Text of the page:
First, the surgeon will inspect the entire joint. Your surgeon will have an assistant help move, rotate and reposition the arm for visualization of the entire joint. Surgeons use a motorized “shaving” instrument to shave away torn cartilage, excessive growth, and tissue, which may cause friction and pain. A cautery tool may be used to burn off excess tissue growth. This instrument can also smooth rough surfaces, help with repairs, shrink the capsule of the joint for better stability and decrease bleeding.
The amount of surgery required and recovery time will depend on the complexity of your problem. Rarely, during arthroscopy, your surgeon may discover the injury or disease cannot be treated adequately with arthroscopy alone. If this is the case, your surgeon may decide to convert to an “open” procedure in order to best treat your condition. The “open” surgery may be performed while you are still anesthetized, or at a later date after you have discussed the findings with your surgeon.
Upon completion of the procedure, the entire joint is irrigated until it is clear of blood and loose particles. The surgeon will inject a long-acting local anesthetic into the joint to help with post-operative pain. Your incisions will be closed with sutures and covered with steri-strips. The area is then covered with a sterile dressing. Your operative shoulder will be placed in a sling after surgery.
Care After Surgery
What Happens Immediately After Surgery?
After your arthroscopy, you will go to the post-anesthesia care unit (PACU). You will remain there until the effects of your anesthetic have begun to wear off and until you can eat, drink and urinate without difficulty. Specially-trained nurses work in the PAC and will monitor your progress and give you verbal and written discharge instructions. Your surgeon or anesthesiologist will discharge you from the PACU to your home or your hospital room. However, you will not be able to drive home after surgery and should have someone stay with you overnight.
What is the Recovery in the Immediate Postoperative Period?
Ice is applied immediately after surgery and thereafter intermittently for 20-30 minutes at a time over the first seven days. This reduces swelling and relieves pain. The small incisions take several days to heal, sometimes up to two weeks.
The shoulder dressing is usually kept on for 48 hours.
Possible Complications and instructions
Please remove the surgical dressing on the second day after surgery. You may see either skin sutures or steri-strips used to close the arthroscopy incisions. Keep these sutures and incisions clean and dry.
Be sure to watch for signs and symptoms of infection after surgery, which include:
- Increased swelling
- Wound drainage
- Fever greater than 101.5 degrees
- If you notice any of these signs and symptoms, please notify your surgeon.
You may begin showering two days after surgery if your wounds are closed and there is no drainage. You may allow water to briefly run over the steri-strips or the visible sutures, however, do not scrub or soak them. Carefully remove your shoulder sling before showering. DO NOT immerse your incisions underwater. This means NO baths, swimming, or hot tubs of any kind for at least two weeks after surgery. To clothe yourself, remember to put your operative arm in your shirt first (keeping your hand at your side), pull the shirt in position, and then reach through the remaining sleeve with your good arm. A helpful hint: button-up shirts are the easiest and safest to wear while recovering from surgery. Once dressed, be sure to properly place your operative arm in the shoulder sling.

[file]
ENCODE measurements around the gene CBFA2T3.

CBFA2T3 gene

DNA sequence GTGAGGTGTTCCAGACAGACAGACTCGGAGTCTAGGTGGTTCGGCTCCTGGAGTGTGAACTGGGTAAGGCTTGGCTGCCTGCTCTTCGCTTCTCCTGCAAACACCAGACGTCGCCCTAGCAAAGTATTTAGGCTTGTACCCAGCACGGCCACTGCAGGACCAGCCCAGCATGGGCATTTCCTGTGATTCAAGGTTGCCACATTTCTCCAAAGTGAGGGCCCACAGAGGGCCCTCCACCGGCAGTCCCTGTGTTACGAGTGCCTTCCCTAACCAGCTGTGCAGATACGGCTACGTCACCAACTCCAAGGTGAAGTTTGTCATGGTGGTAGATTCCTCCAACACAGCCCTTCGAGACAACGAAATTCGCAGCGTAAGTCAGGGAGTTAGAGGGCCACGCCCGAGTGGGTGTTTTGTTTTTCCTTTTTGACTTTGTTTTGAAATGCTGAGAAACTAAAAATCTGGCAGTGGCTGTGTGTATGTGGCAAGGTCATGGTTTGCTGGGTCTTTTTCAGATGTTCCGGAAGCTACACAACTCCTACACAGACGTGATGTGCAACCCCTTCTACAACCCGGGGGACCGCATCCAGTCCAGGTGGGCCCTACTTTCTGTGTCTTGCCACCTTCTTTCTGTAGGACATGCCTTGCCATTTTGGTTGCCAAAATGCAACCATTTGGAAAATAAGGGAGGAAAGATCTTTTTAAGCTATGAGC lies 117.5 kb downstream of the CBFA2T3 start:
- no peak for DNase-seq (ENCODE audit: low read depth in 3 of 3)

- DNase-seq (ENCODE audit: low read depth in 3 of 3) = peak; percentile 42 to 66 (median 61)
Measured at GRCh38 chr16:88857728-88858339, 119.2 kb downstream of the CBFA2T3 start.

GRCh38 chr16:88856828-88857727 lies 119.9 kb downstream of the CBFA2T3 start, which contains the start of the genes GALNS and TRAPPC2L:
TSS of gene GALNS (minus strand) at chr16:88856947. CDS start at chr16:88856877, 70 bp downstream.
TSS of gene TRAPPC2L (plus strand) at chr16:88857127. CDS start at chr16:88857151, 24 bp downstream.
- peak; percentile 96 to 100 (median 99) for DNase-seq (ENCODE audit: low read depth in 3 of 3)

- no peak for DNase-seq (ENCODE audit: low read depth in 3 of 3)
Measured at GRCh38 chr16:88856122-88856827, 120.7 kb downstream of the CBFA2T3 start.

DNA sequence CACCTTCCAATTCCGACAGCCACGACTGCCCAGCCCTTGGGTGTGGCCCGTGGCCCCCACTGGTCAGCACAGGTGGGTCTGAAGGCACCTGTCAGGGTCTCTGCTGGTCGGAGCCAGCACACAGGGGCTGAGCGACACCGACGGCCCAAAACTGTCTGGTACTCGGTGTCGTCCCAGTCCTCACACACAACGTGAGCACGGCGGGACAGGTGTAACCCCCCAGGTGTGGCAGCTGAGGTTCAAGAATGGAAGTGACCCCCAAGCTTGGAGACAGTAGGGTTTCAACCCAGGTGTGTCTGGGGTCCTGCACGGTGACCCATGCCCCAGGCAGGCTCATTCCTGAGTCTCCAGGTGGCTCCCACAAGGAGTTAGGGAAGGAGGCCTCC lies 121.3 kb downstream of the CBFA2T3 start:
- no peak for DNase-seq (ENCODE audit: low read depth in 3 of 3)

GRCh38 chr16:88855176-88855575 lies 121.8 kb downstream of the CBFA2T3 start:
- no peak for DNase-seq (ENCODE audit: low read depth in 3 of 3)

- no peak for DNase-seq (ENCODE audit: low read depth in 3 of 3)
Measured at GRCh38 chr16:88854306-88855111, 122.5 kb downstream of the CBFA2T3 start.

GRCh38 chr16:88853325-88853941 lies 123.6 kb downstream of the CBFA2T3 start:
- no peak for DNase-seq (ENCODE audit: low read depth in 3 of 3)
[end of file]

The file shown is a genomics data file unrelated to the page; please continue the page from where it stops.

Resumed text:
Ice therapy positioned on your shoulder will help decrease swelling. The ice therapy may continue to provide comfort decrease swelling and help with pain control for one to two weeks after surgery. If you are not using an ice therapy device, please ice your shoulder three to six times a day for up to 20 minutes at a time using a large bag of crushed ice. To avoid frostbite, place a towel between the ice and your skin.
Exercise and Physical Therapy
You are to remain in your shoulder sling at all times except when showering, dressing, and if performing stretching exercises provided by your doctor. Depending on your surgical procedure you may remain in your shoulder sling for four to six weeks after surgery. You should come out of the sling to exercise your fingers, hand, and wrist at least once a day unless otherwise specified by your surgeon. Squeezing the ball (attached to your sling) will aid in decreasing the residual swelling in the surgical arm. You may begin to ride a stationary bike or walk when you feel up to it after surgery.
However, please be careful and wear your sling while performing lower body exercises. Formal physical therapy may be delayed several weeks, depending on the procedure performed. Confirm with your surgeon when he or she would like you to commence physical therapy. In certain circumstances, your surgeon may want you to complete the majority of the exercises on your own.
Take as prescribed. Narcotic pain medications such as Vicodin (hydrocodone) or Percocet (oxycodone) are used for severe pain. They can be taken up to every four hours as necessary. Most patients only require Vicodin or Percocet for the first week. Once pain is better controlled, you may simply take one to two tablets of extra-strength Tylenol every six hours. Take these medications with food. If you have any problems taking the medications, please stop them immediately and notify the clinic.
If you had a nerve block as part of your procedure, you will likely be home before the effects of the block have completely worn off. Therefore, you may experience some numbness and weakness. In many cases, the block will not wear off until the evening. However, you should start taking your pain pills (as prescribed) when you get home, even though the block has not worn off and you are having little pain.
If you wait until you have pain to start taking your pain pills, it will be very hard to catch up.